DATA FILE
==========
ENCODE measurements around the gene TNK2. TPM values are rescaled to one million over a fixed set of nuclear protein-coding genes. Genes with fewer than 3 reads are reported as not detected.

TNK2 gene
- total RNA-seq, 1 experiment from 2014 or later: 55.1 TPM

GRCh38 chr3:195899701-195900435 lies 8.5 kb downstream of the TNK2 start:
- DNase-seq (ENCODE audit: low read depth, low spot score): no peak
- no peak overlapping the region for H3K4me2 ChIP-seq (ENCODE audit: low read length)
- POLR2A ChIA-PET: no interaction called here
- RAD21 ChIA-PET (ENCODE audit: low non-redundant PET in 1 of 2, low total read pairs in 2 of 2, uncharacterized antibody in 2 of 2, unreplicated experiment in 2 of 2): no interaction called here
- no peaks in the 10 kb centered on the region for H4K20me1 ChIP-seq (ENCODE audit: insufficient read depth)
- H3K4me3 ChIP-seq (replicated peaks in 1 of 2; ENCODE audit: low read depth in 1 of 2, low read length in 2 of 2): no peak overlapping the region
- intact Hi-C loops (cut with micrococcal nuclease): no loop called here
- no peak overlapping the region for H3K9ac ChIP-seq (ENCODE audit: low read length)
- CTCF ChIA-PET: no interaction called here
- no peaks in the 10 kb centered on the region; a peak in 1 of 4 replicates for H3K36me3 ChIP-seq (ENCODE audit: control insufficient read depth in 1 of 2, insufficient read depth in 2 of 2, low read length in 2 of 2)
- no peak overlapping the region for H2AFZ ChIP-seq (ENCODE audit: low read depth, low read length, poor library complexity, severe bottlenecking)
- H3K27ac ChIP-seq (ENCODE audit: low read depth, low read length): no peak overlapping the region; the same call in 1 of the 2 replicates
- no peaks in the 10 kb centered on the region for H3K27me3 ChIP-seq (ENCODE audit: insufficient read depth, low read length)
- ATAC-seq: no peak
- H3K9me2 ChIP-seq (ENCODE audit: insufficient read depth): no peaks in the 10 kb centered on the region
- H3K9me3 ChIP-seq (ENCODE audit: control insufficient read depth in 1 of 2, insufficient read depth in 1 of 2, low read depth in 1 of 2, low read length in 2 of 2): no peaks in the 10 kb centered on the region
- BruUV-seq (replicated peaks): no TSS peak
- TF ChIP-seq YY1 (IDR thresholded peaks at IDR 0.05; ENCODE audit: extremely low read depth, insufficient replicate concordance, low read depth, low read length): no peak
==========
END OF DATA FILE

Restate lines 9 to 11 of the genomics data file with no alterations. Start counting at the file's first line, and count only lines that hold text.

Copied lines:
- no peaks in the 10 kb centered on the region for H4K20me1 ChIP-seq (ENCODE audit: insufficient read depth)
- H3K4me3 ChIP-seq (replicated peaks in 1 of 2; ENCODE audit: low read depth in 1 of 2, low read length in 2 of 2): no peak overlapping the region
- intact Hi-C loops (cut with micrococcal nuclease): no loop called here